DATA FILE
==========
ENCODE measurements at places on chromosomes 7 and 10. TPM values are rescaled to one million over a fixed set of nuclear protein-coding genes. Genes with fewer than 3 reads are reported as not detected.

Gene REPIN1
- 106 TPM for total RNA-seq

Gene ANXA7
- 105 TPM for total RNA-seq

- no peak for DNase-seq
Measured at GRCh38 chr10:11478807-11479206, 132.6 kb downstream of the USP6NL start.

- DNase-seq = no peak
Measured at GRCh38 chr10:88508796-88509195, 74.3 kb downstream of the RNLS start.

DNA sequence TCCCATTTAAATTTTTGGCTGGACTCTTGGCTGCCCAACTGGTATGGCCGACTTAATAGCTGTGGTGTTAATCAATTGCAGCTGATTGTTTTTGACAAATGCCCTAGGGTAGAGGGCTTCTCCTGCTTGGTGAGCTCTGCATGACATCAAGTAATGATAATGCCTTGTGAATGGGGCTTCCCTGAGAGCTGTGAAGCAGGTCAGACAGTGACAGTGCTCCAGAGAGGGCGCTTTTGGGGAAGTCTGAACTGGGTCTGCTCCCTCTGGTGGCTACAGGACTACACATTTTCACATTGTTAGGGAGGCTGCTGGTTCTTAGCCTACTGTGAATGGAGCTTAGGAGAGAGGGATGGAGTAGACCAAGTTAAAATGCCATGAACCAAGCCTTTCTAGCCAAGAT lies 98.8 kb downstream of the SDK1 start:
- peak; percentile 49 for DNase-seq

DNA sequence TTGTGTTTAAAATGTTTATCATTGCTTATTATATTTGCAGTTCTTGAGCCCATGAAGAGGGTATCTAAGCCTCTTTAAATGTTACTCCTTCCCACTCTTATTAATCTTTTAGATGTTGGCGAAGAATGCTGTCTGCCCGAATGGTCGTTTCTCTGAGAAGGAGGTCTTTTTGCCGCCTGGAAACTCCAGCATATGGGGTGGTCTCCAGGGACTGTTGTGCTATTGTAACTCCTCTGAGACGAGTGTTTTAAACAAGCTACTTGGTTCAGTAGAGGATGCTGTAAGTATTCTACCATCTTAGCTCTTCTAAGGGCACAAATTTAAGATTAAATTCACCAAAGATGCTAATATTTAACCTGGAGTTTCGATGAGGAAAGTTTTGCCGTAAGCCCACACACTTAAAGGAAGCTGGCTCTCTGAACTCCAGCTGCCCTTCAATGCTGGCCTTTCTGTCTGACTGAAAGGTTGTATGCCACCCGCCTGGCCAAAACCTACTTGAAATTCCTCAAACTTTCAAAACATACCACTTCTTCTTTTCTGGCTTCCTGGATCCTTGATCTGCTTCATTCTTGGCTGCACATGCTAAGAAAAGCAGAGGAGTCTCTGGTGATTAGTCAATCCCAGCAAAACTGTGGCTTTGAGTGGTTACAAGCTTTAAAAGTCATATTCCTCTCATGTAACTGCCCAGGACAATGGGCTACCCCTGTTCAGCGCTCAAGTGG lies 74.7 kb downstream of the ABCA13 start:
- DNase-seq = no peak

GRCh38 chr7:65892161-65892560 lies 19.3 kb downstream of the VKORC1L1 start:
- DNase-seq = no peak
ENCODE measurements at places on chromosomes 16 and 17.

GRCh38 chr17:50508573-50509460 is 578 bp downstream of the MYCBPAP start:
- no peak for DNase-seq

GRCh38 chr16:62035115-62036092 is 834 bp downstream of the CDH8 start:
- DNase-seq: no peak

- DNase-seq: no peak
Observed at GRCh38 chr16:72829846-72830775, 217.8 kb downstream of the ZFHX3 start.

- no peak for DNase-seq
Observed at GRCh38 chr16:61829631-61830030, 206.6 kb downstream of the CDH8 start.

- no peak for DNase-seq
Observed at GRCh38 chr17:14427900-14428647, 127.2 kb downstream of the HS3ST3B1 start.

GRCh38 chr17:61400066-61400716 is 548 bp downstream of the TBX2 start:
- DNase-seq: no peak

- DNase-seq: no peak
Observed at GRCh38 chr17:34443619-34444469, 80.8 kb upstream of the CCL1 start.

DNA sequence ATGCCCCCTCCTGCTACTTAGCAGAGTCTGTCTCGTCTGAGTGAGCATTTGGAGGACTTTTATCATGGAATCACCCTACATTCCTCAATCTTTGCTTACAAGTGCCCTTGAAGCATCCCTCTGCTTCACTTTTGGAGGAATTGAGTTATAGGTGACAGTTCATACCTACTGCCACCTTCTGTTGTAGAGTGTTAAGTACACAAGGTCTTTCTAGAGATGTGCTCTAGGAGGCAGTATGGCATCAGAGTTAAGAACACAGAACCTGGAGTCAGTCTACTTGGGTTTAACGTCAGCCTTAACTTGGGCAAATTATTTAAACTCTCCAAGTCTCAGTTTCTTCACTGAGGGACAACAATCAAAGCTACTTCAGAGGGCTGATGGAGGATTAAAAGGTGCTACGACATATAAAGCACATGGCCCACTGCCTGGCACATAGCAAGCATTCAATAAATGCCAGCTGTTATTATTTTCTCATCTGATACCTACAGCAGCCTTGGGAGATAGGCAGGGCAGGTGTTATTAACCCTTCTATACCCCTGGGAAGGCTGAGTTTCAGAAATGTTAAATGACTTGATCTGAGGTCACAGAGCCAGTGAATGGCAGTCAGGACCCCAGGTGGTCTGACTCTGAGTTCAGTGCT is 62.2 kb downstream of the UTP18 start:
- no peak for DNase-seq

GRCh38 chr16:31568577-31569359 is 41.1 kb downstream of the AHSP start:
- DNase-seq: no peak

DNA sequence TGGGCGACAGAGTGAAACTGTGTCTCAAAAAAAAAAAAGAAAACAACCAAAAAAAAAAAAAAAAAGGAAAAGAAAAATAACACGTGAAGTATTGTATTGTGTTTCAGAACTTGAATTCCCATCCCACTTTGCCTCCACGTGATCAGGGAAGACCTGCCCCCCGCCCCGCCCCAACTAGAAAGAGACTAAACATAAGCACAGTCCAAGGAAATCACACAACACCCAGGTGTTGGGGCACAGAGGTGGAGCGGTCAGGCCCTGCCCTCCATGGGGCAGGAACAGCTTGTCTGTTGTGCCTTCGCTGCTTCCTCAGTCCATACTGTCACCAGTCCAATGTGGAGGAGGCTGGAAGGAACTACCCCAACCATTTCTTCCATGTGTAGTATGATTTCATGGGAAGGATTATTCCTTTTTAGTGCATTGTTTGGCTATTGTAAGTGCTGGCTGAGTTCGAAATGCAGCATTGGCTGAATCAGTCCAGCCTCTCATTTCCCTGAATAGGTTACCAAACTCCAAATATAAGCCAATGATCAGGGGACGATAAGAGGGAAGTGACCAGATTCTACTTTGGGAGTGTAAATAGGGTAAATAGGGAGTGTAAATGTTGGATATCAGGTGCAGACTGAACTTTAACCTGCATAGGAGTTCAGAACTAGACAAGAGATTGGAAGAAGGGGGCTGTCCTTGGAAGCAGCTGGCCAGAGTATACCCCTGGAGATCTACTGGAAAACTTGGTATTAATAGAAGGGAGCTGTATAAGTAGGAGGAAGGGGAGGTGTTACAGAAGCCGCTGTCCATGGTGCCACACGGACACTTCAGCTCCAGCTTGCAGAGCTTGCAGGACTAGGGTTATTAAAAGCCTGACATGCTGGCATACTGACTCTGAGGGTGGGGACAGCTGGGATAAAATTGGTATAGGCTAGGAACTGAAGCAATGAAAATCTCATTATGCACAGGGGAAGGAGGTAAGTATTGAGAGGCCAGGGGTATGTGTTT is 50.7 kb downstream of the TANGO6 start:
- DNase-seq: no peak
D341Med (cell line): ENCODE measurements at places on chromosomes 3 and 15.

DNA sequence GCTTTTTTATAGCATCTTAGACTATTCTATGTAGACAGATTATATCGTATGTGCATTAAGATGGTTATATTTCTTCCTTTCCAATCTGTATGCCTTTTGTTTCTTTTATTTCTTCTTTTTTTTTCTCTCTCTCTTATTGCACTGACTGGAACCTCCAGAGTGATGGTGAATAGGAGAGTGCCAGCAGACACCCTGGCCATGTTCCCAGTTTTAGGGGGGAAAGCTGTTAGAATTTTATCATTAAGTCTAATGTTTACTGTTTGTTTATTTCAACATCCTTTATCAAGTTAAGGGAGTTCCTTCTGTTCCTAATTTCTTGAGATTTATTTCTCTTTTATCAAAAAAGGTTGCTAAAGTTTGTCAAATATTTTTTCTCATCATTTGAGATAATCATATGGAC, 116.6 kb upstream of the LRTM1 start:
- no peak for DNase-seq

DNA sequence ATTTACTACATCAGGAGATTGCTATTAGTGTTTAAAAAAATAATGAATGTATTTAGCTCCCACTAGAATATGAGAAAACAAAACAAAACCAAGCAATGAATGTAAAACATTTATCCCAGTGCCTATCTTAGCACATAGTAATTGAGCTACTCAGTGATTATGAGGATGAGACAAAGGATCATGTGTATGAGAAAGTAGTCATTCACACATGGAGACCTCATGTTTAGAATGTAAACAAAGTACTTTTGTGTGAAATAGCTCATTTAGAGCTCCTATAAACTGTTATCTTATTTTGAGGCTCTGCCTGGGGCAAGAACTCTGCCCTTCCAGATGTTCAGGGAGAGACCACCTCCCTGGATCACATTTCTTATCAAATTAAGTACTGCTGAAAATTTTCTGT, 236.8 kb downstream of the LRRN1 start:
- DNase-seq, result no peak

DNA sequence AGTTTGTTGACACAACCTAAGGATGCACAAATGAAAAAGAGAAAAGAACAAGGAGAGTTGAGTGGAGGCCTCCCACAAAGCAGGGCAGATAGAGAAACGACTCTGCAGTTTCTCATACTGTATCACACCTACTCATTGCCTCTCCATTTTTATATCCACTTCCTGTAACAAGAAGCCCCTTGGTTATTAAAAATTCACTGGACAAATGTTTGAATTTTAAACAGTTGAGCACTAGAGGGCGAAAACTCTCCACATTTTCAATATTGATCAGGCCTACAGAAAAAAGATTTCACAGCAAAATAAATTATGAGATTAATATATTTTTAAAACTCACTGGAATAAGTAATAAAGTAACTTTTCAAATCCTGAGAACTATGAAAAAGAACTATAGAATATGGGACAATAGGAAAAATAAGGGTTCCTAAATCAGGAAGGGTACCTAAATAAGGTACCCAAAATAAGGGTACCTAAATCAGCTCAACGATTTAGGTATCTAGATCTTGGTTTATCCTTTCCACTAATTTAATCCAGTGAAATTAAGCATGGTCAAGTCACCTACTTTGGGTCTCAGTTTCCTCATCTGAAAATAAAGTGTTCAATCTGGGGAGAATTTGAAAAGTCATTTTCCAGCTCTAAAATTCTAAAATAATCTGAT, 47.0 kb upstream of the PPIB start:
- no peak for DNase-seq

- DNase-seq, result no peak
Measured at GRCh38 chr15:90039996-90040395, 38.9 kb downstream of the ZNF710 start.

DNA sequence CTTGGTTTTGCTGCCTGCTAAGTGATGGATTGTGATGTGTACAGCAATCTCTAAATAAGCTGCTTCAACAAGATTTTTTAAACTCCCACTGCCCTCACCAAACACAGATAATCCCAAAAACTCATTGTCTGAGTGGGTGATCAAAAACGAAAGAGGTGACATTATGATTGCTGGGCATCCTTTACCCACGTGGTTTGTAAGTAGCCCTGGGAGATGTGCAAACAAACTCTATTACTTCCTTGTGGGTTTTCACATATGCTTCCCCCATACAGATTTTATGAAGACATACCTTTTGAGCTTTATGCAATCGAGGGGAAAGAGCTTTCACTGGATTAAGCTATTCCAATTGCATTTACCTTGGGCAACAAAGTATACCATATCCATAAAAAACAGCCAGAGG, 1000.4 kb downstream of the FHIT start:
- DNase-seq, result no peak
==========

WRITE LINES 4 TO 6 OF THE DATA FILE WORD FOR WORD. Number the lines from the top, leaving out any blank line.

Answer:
Gene ANXA7
- 105 TPM for total RNA-seq

- no peak for DNase-seq